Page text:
My sweet little Volvo is so lucky. It has an odometer that measures how far it has gone since it was made, like all cars. And then it has two “trip” odometers. If I press the odometer button twice, I can get two other readings: for example, how many miles we have driven since God knows when, and how many miles it is to Riverhead.
But the great thing is, if I hold the button down on the trip odometers, the car will reset them to zero.
Too many times I find myself on an unwanted trip in my brain. I know I’m in trouble when I start to have conversations with people not present, telling them off, loudly, in my car.
Did you ever have a ferocious argument in the car with a person who wasn’t there, and then when you realized that the driver in the next car was staring at you, pretended you were singing along with a radio that wasn’t on? I have.
I’ve always thought it would be just dandy to be able to tap a finger in my ear, push the trip odometer button, and reset to zero, to have that person or situation just register as a blip, a tenth of a mile, on the vast odometer of my life.
For some reason, even though I was brought up with a lot of love and support, it didn’t resonate with me the way an unkind word could cut me down. Compliments were quickly forgotten, but one criticism could stay with me for 30 years.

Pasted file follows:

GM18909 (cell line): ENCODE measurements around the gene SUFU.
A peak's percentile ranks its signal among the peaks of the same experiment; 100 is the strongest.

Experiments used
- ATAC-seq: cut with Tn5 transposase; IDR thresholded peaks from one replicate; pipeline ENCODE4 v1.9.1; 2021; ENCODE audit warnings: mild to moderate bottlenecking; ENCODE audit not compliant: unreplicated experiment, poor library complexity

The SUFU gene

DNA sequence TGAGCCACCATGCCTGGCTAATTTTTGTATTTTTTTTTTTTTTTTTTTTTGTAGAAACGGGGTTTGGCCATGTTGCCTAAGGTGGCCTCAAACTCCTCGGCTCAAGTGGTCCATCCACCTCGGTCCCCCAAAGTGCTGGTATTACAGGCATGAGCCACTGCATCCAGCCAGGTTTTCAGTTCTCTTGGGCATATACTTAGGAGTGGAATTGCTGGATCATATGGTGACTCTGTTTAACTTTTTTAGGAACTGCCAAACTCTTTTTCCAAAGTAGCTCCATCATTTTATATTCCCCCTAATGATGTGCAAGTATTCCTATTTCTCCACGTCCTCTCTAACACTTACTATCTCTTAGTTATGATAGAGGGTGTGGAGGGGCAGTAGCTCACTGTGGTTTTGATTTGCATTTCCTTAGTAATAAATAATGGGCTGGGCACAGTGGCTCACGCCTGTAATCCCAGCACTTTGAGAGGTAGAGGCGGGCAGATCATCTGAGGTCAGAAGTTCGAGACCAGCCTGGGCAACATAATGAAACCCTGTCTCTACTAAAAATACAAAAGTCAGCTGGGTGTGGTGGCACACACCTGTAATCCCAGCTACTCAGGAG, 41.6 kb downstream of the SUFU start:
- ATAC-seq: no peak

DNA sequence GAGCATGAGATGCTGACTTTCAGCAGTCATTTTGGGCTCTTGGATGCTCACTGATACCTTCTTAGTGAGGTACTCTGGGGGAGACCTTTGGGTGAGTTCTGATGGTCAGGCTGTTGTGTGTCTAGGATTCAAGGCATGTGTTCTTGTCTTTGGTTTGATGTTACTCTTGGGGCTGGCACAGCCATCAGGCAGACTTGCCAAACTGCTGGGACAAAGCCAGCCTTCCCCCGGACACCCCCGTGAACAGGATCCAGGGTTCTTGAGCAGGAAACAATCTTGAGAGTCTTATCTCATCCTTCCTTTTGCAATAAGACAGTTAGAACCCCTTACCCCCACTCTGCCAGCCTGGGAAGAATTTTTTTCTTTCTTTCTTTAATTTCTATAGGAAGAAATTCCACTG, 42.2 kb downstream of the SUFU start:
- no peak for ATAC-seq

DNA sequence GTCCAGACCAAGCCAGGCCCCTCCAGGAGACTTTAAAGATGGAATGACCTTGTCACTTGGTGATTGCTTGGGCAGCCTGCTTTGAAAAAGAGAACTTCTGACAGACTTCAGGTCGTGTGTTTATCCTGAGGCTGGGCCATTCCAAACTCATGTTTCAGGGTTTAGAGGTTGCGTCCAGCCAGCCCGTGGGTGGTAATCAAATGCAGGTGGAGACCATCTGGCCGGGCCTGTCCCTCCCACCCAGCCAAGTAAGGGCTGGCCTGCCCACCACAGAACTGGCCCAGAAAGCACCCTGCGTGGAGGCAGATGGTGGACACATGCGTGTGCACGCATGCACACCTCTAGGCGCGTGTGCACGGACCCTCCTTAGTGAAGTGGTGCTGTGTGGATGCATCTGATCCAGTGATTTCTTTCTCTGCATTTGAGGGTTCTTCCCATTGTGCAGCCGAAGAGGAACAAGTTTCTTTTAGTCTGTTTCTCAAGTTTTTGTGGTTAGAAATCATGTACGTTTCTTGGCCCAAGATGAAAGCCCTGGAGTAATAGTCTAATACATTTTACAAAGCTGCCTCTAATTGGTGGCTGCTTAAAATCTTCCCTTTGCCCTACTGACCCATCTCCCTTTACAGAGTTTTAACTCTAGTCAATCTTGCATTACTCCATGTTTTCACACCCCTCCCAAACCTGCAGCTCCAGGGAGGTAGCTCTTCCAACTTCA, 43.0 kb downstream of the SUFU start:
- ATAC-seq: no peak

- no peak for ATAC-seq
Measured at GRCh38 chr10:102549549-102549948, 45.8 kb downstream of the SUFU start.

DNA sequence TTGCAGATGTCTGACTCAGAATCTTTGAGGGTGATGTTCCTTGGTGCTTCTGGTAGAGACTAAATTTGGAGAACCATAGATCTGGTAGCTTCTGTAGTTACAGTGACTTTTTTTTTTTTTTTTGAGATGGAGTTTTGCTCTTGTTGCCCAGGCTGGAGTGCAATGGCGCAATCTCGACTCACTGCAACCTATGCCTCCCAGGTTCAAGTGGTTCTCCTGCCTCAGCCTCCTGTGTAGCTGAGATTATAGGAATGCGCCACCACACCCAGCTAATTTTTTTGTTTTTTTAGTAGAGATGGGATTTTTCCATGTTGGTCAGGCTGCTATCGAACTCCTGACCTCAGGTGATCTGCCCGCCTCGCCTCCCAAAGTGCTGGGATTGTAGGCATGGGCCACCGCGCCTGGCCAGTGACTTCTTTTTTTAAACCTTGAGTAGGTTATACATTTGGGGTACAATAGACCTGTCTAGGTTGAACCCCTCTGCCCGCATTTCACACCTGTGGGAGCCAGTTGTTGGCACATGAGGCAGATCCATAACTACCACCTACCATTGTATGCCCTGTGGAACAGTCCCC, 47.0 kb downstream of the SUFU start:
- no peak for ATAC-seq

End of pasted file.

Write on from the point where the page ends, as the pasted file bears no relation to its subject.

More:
As I’ve grown older, I’ve been able to let a lot of stuff go, simply because it isn’t healthy for me. It’s like drinking the poison and waiting for someone else to die. And everyone has something good in them, the potential for enlightenment, the capacity to change at any moment. It’s better for me, much better, if I try to practice compassion rather than criticism.
I need a lot of practice. But I’m getting better.
When Michelangelo was in his 80s, he scribbled “ancora imparo” in the margins of one of his journals. It loosely translates to “I am still learning.”
I think I’m starting to understand what he meant, because the older I get, the less I know. I knew everything when I was in my 20s. Now, not so much.
I have to empty myself out every day and start over again. I have to let go of my expectations of what Other People Will Do and try to approach life with curiosity and a twinkle in my eye.
And when I choose to fill up my core with joy, acceptance, humor, and compassion, and let go of all that comfortable negativity, the “slings and arrows of outrageous fortune” have no hold on me.
I feel like Wonder Woman, but with much bigger thighs.
As long as I remember that I can reset my trip button any time I want.
Bridget LeRoy is a reporter at The Star.